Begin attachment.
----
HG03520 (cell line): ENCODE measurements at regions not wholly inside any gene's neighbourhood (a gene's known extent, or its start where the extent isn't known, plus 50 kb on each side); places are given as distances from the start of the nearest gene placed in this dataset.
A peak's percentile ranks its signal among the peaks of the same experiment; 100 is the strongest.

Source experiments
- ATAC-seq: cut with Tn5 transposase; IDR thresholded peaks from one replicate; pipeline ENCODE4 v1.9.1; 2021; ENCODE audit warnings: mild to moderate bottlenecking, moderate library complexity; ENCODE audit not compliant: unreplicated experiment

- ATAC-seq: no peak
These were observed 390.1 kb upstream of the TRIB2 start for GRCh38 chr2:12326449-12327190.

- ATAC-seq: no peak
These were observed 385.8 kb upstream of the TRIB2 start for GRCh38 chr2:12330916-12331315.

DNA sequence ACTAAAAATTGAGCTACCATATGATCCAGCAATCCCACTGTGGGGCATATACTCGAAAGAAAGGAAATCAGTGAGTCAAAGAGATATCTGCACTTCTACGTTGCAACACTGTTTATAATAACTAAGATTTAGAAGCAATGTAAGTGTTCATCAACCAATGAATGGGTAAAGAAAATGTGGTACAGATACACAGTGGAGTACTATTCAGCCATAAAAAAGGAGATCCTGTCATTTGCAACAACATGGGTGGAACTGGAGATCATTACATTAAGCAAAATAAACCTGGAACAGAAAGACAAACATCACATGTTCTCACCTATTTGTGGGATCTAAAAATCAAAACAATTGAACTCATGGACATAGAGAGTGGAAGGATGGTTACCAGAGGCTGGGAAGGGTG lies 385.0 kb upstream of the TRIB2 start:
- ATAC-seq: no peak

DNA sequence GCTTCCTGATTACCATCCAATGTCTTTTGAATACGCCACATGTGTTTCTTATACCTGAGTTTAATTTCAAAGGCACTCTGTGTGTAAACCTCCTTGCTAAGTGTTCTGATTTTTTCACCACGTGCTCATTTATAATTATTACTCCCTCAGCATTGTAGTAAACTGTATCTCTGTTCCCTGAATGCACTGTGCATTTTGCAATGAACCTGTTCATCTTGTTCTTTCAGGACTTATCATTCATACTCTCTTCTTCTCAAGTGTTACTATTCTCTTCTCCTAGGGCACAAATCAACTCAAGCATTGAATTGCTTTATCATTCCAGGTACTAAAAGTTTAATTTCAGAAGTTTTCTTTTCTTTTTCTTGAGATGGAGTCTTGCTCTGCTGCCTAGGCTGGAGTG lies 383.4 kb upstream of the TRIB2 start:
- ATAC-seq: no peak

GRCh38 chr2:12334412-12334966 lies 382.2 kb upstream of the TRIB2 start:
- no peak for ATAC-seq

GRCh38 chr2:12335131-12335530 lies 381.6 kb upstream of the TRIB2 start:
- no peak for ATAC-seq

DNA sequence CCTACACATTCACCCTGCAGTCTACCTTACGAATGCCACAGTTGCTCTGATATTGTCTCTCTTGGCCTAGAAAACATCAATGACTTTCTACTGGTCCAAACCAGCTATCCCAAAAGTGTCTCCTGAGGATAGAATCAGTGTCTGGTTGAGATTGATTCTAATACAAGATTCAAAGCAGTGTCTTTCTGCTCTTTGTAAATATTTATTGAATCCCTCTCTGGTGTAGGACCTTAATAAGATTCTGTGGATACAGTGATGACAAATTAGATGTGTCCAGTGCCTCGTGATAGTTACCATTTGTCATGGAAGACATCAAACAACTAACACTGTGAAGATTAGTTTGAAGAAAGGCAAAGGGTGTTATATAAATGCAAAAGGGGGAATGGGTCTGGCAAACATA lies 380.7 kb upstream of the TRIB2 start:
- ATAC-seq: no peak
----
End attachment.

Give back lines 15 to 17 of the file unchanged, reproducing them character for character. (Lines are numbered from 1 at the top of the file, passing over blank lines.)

GRCh38 chr2:12335131-12335530 lies 381.6 kb upstream of the TRIB2 start:
- no peak for ATAC-seq

DNA sequence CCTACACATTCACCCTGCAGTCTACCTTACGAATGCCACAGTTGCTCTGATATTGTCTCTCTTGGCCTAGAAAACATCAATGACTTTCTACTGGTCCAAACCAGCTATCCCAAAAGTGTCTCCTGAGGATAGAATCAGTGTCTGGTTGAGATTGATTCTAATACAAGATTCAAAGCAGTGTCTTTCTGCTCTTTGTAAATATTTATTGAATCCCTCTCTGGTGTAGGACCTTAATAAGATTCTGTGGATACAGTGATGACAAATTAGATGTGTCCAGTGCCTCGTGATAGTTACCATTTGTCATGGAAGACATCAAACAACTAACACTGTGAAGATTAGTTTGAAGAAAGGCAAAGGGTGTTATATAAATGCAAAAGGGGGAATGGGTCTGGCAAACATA lies 380.7 kb upstream of the TRIB2 start: